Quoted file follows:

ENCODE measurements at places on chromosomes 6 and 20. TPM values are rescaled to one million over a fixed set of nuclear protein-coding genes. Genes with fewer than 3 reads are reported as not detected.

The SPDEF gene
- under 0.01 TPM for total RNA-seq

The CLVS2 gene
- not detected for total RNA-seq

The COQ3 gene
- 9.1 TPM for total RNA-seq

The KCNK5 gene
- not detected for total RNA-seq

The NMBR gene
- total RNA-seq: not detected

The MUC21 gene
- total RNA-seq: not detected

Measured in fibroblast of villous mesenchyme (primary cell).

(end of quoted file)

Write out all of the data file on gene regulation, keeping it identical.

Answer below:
ENCODE measurements at places on chromosomes 6 and 20. TPM values are rescaled to one million over a fixed set of nuclear protein-coding genes. Genes with fewer than 3 reads are reported as not detected.

The SPDEF gene
- under 0.01 TPM for total RNA-seq

The CLVS2 gene
- not detected for total RNA-seq

The COQ3 gene
- 9.1 TPM for total RNA-seq

The KCNK5 gene
- not detected for total RNA-seq

The NMBR gene
- total RNA-seq: not detected

The MUC21 gene
- total RNA-seq: not detected

Measured in fibroblast of villous mesenchyme (primary cell).